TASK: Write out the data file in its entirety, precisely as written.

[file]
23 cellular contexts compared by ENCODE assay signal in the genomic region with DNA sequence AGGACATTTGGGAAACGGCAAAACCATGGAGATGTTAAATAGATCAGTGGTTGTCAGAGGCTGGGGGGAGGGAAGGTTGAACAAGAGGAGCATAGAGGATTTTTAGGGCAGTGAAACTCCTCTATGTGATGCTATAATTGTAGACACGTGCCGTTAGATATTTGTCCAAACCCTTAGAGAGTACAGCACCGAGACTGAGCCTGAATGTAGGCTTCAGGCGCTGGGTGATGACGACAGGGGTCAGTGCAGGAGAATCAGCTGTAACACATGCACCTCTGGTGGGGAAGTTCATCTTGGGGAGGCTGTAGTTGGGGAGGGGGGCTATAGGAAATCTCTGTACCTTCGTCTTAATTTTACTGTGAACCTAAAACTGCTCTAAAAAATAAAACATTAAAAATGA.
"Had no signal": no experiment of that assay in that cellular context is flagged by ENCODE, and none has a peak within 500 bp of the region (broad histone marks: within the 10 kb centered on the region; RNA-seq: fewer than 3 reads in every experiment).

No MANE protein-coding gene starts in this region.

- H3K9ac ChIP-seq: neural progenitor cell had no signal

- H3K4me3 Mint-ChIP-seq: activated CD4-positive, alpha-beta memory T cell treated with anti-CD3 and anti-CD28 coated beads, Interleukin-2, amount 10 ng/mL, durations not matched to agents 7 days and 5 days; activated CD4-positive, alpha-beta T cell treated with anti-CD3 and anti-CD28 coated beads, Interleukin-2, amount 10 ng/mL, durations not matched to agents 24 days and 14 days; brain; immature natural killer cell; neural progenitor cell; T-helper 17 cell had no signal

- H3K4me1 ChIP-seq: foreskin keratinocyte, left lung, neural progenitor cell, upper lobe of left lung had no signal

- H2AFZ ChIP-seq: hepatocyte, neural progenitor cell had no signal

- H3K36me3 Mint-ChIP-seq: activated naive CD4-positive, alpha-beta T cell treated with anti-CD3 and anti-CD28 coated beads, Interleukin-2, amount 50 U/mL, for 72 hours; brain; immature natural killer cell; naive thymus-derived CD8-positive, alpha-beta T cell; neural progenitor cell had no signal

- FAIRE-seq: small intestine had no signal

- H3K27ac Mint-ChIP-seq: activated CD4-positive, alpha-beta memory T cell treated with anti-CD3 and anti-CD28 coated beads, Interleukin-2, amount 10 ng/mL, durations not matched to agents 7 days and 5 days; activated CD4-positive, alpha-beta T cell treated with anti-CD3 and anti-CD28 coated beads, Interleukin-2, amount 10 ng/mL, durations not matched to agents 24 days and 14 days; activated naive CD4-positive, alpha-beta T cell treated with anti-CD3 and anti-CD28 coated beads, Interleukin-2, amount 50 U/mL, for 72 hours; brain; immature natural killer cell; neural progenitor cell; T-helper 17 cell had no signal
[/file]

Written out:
23 cellular contexts compared by ENCODE assay signal in the genomic region with DNA sequence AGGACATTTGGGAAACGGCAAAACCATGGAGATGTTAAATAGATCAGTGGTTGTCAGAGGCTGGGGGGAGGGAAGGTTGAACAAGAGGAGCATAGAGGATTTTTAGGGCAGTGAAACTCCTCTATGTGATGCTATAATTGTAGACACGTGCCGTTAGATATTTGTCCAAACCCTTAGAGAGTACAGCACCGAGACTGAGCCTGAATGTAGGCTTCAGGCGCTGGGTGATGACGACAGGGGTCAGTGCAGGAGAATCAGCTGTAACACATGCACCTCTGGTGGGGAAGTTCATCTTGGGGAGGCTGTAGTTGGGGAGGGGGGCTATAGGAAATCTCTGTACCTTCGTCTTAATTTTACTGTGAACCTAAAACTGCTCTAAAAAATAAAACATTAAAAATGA.
"Had no signal": no experiment of that assay in that cellular context is flagged by ENCODE, and none has a peak within 500 bp of the region (broad histone marks: within the 10 kb centered on the region; RNA-seq: fewer than 3 reads in every experiment).

No MANE protein-coding gene starts in this region.

- H3K9ac ChIP-seq: neural progenitor cell had no signal

- H3K4me3 Mint-ChIP-seq: activated CD4-positive, alpha-beta memory T cell treated with anti-CD3 and anti-CD28 coated beads, Interleukin-2, amount 10 ng/mL, durations not matched to agents 7 days and 5 days; activated CD4-positive, alpha-beta T cell treated with anti-CD3 and anti-CD28 coated beads, Interleukin-2, amount 10 ng/mL, durations not matched to agents 24 days and 14 days; brain; immature natural killer cell; neural progenitor cell; T-helper 17 cell had no signal

- H3K4me1 ChIP-seq: foreskin keratinocyte, left lung, neural progenitor cell, upper lobe of left lung had no signal

- H2AFZ ChIP-seq: hepatocyte, neural progenitor cell had no signal

- H3K36me3 Mint-ChIP-seq: activated naive CD4-positive, alpha-beta T cell treated with anti-CD3 and anti-CD28 coated beads, Interleukin-2, amount 50 U/mL, for 72 hours; brain; immature natural killer cell; naive thymus-derived CD8-positive, alpha-beta T cell; neural progenitor cell had no signal

- FAIRE-seq: small intestine had no signal

- H3K27ac Mint-ChIP-seq: activated CD4-positive, alpha-beta memory T cell treated with anti-CD3 and anti-CD28 coated beads, Interleukin-2, amount 10 ng/mL, durations not matched to agents 7 days and 5 days; activated CD4-positive, alpha-beta T cell treated with anti-CD3 and anti-CD28 coated beads, Interleukin-2, amount 10 ng/mL, durations not matched to agents 24 days and 14 days; activated naive CD4-positive, alpha-beta T cell treated with anti-CD3 and anti-CD28 coated beads, Interleukin-2, amount 50 U/mL, for 72 hours; brain; immature natural killer cell; neural progenitor cell; T-helper 17 cell had no signal